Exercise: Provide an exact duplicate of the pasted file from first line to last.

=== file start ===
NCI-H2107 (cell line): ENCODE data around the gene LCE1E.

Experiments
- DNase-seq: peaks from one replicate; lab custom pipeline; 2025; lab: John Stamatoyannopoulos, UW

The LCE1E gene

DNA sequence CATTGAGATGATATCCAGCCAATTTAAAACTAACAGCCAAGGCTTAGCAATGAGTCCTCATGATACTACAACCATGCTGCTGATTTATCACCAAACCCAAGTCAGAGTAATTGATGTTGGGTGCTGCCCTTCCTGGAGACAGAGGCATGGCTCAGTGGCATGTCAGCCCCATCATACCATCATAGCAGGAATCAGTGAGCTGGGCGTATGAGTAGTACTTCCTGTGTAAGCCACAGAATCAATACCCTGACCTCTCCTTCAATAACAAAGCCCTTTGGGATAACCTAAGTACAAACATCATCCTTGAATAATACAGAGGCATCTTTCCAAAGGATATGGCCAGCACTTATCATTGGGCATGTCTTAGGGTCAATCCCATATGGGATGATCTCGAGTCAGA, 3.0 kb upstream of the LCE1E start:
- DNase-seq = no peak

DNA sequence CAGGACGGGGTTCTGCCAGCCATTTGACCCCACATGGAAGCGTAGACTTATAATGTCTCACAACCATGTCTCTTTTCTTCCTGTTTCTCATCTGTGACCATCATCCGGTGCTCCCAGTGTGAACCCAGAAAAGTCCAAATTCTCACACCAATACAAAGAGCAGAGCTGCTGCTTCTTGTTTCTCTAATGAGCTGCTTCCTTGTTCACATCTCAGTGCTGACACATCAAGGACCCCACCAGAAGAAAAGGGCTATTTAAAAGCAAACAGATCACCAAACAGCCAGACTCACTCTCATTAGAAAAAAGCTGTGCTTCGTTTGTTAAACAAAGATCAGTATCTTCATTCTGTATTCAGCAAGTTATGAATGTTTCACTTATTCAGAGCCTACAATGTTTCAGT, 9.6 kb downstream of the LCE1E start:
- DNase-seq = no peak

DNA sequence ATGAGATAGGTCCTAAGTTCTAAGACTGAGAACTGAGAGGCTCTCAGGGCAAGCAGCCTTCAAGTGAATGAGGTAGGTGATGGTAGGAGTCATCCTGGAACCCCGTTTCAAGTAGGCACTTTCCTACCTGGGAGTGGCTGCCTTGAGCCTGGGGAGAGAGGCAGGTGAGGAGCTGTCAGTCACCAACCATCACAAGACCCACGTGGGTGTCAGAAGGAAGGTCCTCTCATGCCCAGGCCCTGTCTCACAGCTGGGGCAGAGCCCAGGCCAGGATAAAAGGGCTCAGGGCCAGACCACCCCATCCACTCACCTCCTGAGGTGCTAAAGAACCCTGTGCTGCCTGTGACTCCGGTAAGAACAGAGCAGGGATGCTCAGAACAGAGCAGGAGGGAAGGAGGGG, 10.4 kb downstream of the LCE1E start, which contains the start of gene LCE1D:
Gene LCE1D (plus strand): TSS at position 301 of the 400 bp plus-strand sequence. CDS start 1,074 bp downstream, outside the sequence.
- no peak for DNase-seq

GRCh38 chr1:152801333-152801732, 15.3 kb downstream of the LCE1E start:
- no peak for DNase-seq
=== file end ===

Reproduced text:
NCI-H2107 (cell line): ENCODE data around the gene LCE1E.

Experiments
- DNase-seq: peaks from one replicate; lab custom pipeline; 2025; lab: John Stamatoyannopoulos, UW

The LCE1E gene

DNA sequence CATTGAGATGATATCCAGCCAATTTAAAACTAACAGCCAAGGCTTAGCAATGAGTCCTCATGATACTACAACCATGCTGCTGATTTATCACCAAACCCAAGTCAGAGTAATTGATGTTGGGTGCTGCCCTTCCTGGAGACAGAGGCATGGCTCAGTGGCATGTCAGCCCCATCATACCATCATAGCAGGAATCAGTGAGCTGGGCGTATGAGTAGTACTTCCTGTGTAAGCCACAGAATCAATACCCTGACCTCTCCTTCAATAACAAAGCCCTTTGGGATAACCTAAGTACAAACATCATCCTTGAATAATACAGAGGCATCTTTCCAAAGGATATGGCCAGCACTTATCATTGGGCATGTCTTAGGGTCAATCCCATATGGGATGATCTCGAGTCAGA, 3.0 kb upstream of the LCE1E start:
- DNase-seq = no peak

DNA sequence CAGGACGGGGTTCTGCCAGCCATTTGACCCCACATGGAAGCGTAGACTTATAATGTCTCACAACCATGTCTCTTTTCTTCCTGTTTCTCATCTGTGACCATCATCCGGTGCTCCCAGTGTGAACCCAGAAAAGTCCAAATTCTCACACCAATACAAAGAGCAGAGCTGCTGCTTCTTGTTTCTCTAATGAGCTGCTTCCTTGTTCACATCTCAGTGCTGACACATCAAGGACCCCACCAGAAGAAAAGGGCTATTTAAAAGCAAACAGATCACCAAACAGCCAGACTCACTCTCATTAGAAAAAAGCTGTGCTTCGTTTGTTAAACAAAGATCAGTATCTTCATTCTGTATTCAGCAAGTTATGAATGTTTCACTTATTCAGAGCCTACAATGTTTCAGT, 9.6 kb downstream of the LCE1E start:
- DNase-seq = no peak

DNA sequence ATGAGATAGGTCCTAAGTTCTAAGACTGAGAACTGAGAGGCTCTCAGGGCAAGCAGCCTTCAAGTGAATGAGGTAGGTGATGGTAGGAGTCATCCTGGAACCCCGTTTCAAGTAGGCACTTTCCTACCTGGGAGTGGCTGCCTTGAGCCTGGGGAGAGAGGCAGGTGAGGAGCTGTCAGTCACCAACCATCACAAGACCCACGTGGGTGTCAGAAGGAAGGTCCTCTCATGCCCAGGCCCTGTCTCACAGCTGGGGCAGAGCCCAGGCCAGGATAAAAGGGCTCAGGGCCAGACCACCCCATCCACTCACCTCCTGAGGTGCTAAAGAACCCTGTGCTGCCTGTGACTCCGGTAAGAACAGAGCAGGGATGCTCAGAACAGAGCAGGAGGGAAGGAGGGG, 10.4 kb downstream of the LCE1E start, which contains the start of gene LCE1D:
Gene LCE1D (plus strand): TSS at position 301 of the 400 bp plus-strand sequence. CDS start 1,074 bp downstream, outside the sequence.
- no peak for DNase-seq

GRCh38 chr1:152801333-152801732, 15.3 kb downstream of the LCE1E start:
- no peak for DNase-seq